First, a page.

Fri Oct 30 06:00:00 CDT 2015

Actual Previous Revised
Month over Month -0.2% -0.5% -0.6%
Year over Year -3.8% -3.0% -3.5%

Producer prices fell a further 0.2 percent on the month in September. The decrease followed a slightly smaller revised 0.6 percent drop in August and was the fifth decline in the last six months. The annual rate of deflation steepened from 3.5 percent to 3.8 percent.

Prices were hit by a 0.5 percent monthly decline in energy and excluding this category the PPI was only 0.1 percent lower versus August and flat on the year. Consumer goods and capital goods posted 0.1 percent monthly increases but intermediates were off 0.3 percent.

The ongoing weakness of producer prices the PPI is now some 8 percent below its August 2012 peak argues strongly in favour of a sustained subdued CPI inflation profile for some time to come.

The producer price index (PPI) is a measure of the average price level for a fixed basket of capital and consumer goods received by producers. Individual PPIs are calculated for the domestic and overseas markets; the former is regarded as the more important.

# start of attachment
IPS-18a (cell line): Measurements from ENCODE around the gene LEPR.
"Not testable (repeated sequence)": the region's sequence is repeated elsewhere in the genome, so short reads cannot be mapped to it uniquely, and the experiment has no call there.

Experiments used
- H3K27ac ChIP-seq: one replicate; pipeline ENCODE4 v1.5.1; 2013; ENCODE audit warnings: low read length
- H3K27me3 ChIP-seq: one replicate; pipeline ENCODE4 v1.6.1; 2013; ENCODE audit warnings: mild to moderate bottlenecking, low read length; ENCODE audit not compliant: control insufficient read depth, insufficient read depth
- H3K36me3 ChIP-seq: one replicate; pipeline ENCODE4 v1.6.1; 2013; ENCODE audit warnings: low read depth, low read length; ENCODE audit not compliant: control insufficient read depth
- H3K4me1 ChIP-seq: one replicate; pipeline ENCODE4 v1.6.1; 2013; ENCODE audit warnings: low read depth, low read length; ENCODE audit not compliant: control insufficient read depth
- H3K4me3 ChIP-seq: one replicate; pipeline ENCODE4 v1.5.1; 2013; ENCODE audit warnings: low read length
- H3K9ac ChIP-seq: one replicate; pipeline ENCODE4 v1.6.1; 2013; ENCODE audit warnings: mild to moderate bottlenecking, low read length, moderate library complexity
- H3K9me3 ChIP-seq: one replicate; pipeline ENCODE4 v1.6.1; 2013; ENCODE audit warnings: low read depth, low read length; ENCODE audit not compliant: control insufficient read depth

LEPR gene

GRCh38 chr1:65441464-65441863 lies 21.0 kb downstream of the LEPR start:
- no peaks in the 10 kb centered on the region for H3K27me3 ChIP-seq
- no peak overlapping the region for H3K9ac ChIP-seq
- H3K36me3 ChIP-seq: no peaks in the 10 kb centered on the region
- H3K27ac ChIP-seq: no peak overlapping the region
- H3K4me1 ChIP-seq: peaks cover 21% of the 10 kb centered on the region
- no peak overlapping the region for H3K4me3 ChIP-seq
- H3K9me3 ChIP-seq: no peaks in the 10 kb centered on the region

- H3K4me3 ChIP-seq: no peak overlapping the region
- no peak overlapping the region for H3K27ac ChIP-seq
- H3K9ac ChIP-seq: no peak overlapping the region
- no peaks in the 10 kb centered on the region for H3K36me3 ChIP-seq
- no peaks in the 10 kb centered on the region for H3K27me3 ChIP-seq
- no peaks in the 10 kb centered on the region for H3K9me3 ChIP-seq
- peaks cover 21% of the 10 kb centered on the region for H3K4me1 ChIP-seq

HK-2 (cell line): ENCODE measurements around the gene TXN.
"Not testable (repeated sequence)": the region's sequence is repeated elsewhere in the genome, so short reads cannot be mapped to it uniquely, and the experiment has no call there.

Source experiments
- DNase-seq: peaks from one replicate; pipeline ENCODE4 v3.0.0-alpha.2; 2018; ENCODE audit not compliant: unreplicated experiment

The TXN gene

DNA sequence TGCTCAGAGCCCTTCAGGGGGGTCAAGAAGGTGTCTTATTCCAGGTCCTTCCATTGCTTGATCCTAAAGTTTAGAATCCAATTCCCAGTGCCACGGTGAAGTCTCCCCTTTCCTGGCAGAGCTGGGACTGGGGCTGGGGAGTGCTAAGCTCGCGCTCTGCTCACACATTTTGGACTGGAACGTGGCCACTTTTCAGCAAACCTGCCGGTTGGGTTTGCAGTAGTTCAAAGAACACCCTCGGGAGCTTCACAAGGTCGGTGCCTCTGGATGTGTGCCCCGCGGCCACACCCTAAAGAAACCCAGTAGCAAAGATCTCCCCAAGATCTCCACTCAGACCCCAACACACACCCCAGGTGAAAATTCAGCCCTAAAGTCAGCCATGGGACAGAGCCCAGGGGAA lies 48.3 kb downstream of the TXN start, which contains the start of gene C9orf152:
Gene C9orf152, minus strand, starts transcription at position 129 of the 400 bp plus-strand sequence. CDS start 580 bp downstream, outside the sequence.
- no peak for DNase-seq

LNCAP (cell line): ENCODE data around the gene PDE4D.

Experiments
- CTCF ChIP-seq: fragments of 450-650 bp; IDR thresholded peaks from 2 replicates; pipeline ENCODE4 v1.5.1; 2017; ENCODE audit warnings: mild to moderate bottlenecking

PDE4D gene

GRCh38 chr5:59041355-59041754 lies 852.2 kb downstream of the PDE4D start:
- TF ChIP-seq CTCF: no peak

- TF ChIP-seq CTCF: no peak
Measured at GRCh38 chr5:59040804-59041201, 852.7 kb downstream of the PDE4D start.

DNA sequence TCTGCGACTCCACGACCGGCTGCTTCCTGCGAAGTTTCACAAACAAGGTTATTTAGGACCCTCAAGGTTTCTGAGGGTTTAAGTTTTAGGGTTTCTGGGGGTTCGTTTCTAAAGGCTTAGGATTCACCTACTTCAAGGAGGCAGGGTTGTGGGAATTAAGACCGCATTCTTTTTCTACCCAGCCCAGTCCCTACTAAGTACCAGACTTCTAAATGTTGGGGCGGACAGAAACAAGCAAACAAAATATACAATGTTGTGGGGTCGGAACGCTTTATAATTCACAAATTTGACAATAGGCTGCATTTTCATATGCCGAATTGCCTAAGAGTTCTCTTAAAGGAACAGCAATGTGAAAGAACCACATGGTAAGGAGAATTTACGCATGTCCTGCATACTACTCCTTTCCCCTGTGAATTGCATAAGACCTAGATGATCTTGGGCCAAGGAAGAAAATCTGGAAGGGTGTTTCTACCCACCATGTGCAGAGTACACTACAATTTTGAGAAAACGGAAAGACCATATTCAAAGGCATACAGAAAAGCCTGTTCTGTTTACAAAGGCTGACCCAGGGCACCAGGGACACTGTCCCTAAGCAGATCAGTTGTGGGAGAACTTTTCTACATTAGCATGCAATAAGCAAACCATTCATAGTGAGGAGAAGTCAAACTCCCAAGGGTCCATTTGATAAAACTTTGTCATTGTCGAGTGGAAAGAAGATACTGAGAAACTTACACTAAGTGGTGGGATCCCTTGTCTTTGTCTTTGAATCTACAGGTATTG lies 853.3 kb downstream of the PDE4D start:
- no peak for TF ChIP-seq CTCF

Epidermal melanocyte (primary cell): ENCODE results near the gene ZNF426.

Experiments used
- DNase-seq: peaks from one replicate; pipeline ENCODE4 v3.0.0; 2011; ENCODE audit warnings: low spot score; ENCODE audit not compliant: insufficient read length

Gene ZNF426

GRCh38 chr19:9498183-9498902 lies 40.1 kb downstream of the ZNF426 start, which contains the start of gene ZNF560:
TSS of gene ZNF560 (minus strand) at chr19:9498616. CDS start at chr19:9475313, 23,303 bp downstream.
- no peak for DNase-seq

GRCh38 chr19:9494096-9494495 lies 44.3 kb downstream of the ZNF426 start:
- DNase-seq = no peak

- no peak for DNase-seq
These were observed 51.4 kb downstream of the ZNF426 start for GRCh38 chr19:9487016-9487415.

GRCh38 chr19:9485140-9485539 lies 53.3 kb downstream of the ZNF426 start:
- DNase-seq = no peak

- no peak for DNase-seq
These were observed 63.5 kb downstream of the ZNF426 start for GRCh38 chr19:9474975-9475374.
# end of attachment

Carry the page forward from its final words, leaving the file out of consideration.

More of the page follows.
The PPI measures prices at the producer level before they are passed along to consumers. Since the producer price index measures prices of consumer goods and capital equipment, a portion of the inflation at the producer level gets passed through to the consumer price index (CPI).

Because the index of producer prices measures price changes at an early stage in the economic process, it can serve as an indicator of future inflation trends. The producer price index and its sub-indexes are often used in business contracts for the adjustment of recurring payments. They also are used to deflate other values of economic statistics like the production index. It should be noted that the PPI excludes construction.

The PPI provides a key measure of inflation alongside the consumer price indexes and GDP deflators. The output price indexes measure change in manufacturer' goods prices produced and often are referred to as factory gate prices. Input prices are not limited to just those materials used in the final product, but also include what is required by the company in its normal day-to-day operations.

The PPI is considered a precursor of both consumer price inflation and profits. If the prices paid to manufacturers increase, businesses are faced with either charging higher prices or they taking a cut in profits. The ability to pass along price increases depends on the strength and competitiveness of the marketplace.

The bond market rallies when the PPI decreases or posts only small increases, but bond prices fall when the PPI posts larger-than-expected gains. The equity market rallies with the bond market because low inflation promises low interest rates and is good for profits.